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Beane stays in Oakland

By Janie McCauley The Associated Press
Tuesday November 12, 2002


OAKLAND — Billy Beane already had envisioned his first deal as Boston’s new general manager: Pedro Martinez to the Oakland Athletics. 

Yeah, right! 

The A’s general manager could joke about swapping the Boston ace Monday, after announcing he had changed his mind and decided to stay in Oakland rather than take over baseball operations of the Red Sox. 

Beane said he decided to stay for several reasons, including his love for the organization he has built into a perennial playoff team, and staying close to his daughter who lives in Southern California. 

Beane reportedly was offered about $2.5 million per year to take the Boston job — a position he considered attractive because of the franchise’s deep history and prestige. Beane currently makes about $400,000 annually with the A’s, and said he did not ask for a raise to stay put. He said he will fulfill his Oakland contract, which runs through 2008. 

“For 24 hours, to think I took the choice not to have Hudson, Mulder and Zito, that’s a fool,” Beane said at a news conference. “I was never really gone, but I’m so glad I’m back.” 

He was referring to Oakland’s three aces — Tim Hudson, Mark Mulder and Barry Zito — players Beane has watched develop into three of baseball’s best pitchers. 

“Boston is definitely a great team, but I think he realizes we still have a bright future,” Hudson said. “Both the front office and the players have something to be proud of, we have for a few years now, and that’s one of the reasons he wanted to stay around. These are the guys he’s seen come through the system and have success.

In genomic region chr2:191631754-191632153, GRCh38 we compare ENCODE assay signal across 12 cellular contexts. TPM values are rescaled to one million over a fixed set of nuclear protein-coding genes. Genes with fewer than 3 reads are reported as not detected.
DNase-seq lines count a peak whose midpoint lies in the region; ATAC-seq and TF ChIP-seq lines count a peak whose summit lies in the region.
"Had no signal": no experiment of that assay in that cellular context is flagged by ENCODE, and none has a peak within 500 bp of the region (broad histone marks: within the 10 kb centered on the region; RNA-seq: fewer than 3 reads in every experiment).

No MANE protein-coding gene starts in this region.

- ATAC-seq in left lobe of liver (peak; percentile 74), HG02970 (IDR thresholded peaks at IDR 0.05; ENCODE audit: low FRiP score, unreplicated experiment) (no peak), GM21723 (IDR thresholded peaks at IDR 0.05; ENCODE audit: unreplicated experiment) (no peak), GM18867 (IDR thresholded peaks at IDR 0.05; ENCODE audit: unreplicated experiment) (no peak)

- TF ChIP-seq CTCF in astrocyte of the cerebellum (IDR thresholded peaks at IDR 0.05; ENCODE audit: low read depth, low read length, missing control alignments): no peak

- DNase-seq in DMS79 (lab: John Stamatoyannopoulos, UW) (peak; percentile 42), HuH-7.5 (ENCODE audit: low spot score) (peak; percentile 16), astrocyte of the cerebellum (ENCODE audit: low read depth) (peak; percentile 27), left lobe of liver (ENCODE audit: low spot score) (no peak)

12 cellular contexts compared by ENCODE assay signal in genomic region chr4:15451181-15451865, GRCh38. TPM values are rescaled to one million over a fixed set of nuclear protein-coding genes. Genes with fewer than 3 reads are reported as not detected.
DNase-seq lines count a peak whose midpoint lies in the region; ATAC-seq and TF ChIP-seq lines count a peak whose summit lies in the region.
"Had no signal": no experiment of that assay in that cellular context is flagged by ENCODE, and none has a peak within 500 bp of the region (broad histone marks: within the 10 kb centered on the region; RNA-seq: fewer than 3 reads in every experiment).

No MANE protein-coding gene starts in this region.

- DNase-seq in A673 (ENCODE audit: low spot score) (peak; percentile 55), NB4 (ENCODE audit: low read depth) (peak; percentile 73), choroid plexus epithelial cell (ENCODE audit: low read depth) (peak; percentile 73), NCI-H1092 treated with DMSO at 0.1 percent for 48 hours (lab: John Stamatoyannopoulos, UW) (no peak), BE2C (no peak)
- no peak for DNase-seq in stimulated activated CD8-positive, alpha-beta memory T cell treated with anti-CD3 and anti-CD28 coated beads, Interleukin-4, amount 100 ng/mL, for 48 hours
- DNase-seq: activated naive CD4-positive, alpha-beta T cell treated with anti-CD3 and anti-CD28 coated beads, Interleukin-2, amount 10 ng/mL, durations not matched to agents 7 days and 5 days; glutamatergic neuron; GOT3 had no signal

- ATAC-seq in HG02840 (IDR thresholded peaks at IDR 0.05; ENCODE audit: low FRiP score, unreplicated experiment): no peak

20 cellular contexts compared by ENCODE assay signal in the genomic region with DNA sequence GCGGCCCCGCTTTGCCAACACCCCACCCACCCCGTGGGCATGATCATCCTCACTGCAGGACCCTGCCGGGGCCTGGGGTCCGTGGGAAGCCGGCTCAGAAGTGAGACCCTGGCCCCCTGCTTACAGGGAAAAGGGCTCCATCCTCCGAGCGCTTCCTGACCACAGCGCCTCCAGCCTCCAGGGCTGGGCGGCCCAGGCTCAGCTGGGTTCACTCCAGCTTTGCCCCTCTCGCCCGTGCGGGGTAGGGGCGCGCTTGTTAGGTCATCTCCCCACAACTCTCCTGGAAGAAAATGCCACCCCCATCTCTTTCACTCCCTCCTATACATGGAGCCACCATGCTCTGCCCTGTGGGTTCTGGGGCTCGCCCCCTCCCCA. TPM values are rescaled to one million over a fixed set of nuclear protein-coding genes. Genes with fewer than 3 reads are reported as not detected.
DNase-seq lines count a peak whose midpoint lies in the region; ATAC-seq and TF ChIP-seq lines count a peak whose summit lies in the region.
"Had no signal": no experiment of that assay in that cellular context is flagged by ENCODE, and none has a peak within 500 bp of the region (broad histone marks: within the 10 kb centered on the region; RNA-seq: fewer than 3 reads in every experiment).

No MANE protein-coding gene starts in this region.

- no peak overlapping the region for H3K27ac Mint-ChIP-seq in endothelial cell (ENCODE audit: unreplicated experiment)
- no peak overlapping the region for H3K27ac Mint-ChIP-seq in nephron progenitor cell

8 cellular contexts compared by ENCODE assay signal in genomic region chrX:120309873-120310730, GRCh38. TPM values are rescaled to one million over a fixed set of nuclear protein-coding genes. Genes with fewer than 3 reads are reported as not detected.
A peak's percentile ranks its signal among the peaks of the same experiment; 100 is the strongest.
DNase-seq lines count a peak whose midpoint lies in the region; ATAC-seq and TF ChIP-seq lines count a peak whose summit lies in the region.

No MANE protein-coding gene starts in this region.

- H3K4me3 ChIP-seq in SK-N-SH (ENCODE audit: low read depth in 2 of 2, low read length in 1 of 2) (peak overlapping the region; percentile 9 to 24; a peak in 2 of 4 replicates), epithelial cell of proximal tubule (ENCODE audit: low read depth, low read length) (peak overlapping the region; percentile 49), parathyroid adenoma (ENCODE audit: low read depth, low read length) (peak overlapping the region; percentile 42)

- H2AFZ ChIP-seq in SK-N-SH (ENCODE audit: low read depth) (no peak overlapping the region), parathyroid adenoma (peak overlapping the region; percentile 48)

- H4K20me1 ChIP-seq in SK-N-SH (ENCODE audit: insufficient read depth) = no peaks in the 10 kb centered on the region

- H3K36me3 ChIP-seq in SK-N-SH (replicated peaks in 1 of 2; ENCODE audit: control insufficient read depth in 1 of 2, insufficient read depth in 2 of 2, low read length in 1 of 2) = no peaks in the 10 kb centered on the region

“I think it was a good choice for him. He might not get the paycheck he would have, but I think he’ll be happy.” 

The 40-year-old Beane withdrew from consideration for the Boston job Sunday night, ending a whirlwind weekend in which he agreed to leave. 

Red Sox chief executive officer Larry Lucchino said he would proceed with a search in a timely manner. 

“We are disappointed, but not devastated,” Lucchino said. “We think Billy Beane would have been an outstanding GM here and we believe that he would have adjusted to the East Coast ways and culture and lifestyle. But we respect the judgment that he made for the reasons that he made it.” 

After high school, Beane signed with the New York Mets based solely on money, and later regretted it. That played into his decision this time. 

He spent most of the weekend at home in his pajamas trying to decide what to do. A deal with the Red Sox was all but done, provided the teams could settle on compensation. 

“I know he agonized over it a long time,” a relieved owner Steve Schott said. 

Beane is given much of the credit for building a team whose 103 wins tied for best in the major leagues this season, and for assembling the solid young pitching staff. 

“He would have had two of the best pitchers in Pedro and Derek Lowe,” Hudson said. “But with us three, we have as good a shot to win as anybody.” 

Beane, who also said he didn’t want to move far from his daughter, stood in the same room at the Coliseum in which two weeks ago he announced the hiring of bench coach Ken Macha to replace manager Art Howe. 

“Now we’re back here two weeks later to welcome Billy back,” Schott said.